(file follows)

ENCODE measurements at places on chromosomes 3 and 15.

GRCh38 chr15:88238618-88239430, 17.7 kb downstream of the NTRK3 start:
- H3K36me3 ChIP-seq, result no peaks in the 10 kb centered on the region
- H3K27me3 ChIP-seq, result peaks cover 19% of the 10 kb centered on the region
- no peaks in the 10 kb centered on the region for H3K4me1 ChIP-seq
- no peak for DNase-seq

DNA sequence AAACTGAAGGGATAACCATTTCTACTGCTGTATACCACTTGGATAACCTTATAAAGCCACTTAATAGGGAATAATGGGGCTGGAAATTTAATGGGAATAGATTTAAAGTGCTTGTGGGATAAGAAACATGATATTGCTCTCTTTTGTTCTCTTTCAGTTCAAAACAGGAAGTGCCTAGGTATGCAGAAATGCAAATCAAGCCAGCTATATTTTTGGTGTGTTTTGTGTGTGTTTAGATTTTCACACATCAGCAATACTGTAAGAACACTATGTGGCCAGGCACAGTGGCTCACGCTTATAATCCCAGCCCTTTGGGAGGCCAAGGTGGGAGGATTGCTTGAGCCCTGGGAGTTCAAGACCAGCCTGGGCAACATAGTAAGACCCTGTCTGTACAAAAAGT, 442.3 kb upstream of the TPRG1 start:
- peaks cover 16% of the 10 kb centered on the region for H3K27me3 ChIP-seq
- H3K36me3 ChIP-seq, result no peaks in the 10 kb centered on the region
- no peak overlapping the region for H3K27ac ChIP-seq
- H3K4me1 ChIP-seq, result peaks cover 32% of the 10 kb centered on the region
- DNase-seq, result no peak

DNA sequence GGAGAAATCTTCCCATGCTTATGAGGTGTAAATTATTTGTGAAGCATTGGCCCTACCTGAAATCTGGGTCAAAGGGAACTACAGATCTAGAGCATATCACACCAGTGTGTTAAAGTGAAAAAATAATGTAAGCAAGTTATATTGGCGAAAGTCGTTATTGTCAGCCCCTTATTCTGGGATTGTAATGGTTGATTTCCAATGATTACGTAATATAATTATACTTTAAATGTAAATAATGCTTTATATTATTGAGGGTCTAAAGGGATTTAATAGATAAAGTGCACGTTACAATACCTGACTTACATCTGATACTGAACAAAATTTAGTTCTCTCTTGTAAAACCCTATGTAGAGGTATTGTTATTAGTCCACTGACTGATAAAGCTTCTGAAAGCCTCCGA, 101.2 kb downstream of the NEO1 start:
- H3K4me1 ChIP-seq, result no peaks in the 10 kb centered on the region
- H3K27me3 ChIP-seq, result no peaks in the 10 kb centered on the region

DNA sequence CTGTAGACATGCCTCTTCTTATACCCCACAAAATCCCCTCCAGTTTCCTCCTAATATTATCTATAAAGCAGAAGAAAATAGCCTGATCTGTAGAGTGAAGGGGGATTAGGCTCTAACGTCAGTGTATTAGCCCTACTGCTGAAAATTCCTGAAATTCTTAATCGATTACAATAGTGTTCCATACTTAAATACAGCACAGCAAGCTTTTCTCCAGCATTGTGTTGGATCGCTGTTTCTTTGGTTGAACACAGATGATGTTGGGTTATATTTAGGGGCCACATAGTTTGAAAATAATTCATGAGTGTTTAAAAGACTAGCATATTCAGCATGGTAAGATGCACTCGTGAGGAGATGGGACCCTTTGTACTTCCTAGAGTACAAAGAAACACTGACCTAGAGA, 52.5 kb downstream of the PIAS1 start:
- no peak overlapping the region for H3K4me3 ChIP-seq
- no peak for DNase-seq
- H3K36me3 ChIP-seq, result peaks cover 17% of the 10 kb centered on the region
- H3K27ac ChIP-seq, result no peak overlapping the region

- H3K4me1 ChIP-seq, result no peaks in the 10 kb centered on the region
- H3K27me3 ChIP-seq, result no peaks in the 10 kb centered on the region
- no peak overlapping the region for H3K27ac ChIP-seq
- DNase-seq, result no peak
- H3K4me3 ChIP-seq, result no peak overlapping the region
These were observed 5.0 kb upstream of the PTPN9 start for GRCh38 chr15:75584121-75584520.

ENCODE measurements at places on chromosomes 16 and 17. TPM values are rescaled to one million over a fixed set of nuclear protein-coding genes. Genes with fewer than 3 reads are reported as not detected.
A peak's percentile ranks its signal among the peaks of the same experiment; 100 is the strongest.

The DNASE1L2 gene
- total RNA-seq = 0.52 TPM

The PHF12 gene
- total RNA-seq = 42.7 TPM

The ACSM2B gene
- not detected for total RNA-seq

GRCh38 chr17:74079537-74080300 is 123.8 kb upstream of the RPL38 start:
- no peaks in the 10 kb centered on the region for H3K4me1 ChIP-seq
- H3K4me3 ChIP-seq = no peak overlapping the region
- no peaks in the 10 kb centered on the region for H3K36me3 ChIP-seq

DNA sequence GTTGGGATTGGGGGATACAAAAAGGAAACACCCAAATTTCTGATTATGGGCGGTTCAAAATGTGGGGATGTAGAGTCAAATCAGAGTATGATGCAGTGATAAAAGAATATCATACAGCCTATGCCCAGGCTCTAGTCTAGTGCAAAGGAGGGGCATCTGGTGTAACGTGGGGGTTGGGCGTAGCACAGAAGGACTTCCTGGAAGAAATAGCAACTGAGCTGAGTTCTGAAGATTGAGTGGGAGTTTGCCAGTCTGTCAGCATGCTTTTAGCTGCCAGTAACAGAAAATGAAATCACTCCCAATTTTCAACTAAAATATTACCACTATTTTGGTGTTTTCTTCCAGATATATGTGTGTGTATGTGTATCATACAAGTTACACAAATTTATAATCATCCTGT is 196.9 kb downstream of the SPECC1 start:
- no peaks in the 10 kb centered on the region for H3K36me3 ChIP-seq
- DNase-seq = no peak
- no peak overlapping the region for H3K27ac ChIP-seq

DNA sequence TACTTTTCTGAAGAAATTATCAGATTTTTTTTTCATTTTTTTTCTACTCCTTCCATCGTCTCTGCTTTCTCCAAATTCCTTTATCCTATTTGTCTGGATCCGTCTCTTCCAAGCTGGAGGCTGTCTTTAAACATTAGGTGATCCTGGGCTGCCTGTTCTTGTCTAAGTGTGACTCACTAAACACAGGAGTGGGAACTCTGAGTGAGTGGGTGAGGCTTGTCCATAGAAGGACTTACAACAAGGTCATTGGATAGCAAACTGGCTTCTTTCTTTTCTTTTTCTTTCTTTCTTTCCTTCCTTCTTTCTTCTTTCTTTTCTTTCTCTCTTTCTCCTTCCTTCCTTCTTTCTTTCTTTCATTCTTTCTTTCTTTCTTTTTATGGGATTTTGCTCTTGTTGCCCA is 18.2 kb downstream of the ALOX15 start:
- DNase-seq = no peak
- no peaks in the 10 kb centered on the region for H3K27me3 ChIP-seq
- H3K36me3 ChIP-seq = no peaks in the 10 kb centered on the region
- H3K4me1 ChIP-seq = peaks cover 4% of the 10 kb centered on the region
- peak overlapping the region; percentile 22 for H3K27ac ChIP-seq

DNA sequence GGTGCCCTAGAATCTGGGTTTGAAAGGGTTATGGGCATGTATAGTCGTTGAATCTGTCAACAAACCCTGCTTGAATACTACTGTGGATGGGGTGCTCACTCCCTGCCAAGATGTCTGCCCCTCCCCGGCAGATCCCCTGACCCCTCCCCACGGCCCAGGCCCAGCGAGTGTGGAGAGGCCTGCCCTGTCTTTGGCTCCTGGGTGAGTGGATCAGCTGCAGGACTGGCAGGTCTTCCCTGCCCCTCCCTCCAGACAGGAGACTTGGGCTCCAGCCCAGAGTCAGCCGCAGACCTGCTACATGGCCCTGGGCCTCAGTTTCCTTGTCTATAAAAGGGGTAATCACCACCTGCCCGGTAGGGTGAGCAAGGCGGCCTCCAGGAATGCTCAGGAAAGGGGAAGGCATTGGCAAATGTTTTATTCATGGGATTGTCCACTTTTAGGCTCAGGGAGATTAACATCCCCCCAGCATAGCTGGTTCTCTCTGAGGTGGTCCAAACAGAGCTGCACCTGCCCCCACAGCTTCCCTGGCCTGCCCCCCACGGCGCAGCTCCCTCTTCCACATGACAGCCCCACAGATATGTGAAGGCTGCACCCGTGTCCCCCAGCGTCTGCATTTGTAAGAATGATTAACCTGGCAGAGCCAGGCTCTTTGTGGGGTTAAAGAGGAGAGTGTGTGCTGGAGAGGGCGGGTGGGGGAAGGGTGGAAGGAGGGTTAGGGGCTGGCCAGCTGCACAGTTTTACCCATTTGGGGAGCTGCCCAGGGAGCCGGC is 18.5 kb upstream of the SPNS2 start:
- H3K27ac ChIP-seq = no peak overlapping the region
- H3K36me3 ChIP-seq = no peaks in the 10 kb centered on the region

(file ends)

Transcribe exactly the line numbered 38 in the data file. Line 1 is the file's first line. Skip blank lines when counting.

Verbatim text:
- no peaks in the 10 kb centered on the region for H3K36me3 ChIP-seq